Question: I am one of two homeowner directors serving on a Developer Board. The developer has completed several phases, has a couple to go and still has the majority of the voting power. Is there any way around this situation? Decisions that he is making don't sit well with the homeowners.
Answer: The governing documents dictate what voting rights the developer has. In multiple phase developments, the developer may indeed have the voting majority for a long time. Hopefully, you are communicating disagreement when appropriate. While the developer may be in control for now, if he doesn't deal fairly with the members, it will come back to haunt him when he loses controlling interest. What goes around, comes around.
Question: Do you have any information on the optimum water temperature for enclosed swimming pools? Ours is usually 85 degrees F and there seems to be few complaints.
Answer: Pool temperature is a personal preference and the more folks using the pool, the more opinions you'll get. But you've answered your own question. Moving pool temperature up and down to please different people just won't work. Let the majority rule.
Question: Is it very difficult to change the governing documents? What's the process?
Answer: If you are thinking about amending your governing documents, you should consult with an attorney specializing in HOA law. There are state and federal laws to consider as well as practical applications that need to be harmonized. Once the amendment(s) are approved, they usually need to be recorded with the state. The attorney can assist with this as well.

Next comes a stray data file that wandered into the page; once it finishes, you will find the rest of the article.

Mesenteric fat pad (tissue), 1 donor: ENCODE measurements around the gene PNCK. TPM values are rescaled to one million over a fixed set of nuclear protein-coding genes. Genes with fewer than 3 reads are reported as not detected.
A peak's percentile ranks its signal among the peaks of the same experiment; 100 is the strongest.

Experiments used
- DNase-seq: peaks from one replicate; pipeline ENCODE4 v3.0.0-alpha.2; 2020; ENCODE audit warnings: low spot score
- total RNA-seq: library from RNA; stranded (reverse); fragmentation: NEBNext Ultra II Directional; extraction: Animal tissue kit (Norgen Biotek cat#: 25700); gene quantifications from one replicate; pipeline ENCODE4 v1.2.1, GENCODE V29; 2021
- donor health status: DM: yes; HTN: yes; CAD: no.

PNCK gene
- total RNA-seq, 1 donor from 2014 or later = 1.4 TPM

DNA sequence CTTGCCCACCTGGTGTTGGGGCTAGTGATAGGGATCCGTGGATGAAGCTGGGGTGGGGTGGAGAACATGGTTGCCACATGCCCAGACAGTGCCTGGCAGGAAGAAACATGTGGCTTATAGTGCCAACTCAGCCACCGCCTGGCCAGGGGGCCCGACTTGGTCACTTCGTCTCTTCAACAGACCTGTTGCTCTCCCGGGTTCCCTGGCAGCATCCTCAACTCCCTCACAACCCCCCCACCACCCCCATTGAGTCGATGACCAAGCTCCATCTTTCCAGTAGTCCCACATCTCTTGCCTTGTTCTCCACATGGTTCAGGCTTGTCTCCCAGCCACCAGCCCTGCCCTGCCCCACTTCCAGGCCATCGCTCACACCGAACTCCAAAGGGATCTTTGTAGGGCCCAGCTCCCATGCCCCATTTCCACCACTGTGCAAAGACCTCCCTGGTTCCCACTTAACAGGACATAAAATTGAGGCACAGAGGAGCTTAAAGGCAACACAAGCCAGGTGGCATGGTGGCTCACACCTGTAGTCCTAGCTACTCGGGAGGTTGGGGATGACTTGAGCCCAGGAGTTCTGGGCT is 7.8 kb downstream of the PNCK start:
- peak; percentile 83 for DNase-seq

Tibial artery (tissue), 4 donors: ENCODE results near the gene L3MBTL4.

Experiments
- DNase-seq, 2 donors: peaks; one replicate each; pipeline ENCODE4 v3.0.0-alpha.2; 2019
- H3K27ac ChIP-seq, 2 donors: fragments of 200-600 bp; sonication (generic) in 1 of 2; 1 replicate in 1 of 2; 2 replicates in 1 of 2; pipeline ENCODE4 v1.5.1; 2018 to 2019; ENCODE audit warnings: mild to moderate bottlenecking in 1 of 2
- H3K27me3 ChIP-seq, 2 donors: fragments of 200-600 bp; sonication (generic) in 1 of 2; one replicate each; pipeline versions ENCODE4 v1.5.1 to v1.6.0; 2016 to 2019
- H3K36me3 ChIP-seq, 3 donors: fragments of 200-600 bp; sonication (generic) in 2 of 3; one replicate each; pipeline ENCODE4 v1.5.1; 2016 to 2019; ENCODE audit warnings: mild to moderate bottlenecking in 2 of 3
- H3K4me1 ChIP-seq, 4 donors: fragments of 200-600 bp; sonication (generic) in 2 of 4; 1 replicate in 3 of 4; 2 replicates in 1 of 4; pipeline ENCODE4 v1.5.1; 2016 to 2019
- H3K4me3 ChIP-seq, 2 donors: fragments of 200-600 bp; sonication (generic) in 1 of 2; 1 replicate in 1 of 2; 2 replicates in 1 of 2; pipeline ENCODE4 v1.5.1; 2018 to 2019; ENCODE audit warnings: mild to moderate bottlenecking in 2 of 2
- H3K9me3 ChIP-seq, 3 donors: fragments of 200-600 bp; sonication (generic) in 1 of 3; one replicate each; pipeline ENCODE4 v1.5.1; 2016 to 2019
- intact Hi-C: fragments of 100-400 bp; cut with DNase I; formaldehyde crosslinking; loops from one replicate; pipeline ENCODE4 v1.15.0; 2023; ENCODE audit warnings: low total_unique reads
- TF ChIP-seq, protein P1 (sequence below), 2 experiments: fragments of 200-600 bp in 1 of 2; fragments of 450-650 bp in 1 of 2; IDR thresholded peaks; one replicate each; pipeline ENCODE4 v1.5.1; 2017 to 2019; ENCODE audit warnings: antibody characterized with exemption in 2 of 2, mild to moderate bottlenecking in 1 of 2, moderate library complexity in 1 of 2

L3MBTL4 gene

Question: I asked our property manager for a statement of the total amount of money we paid a contractor for a six month period. I was told that the work would require two hours, is considered a "special" project and would be billed at the company's normal hourly rate. Is this appropriate?
Answer: If the management contract is based on performing "normal and routine" duties (and most are), yes, this would be consider a special billable project.
Question: What is the difference between a homeowner association and a condominium?
Answer: Generally speaking, a condominium owner owns the unit interior only, use of limited common area (if any) plus an undivided interest in all land, buildings and other common elements (like clubhouse, pool, tennis courts, etc.)
A homeowner association owner generally owns the house inside and out, use of limited common area (if any) and the land beneath and around it if it's a house on its own lot plus an undivided interest in all commonly held property (land, clubhouse, pool, tennis courts, etc.)
A condominium association maintains all grounds and building exteriors (clubhouse in and out), common hallways, parking garages and other common facilities. In a homeowner association, the owner takes care of his own unit/house inside and out and may have some grounds to maintain if it's a house. The association takes care of the rest of the common property.
Question: Can the Board create or change bylaws without member approval? Ours has been doing this regularly.
Answer: The Board is authorized to enact policies that are in keeping with the governing documents. The Board may not enact a policy that contradicts the governing documents. If the Board proposes to amend or add to the Bylaws, it usually requires a "super" majority (2/3 to 3/4) of the members to approve it and may take 100 percent depending on the subject matter (like changing the allocation of homeowner fees). Bylaws should never be amended without the assistance of an attorney who specializes in homeowner association law in your state.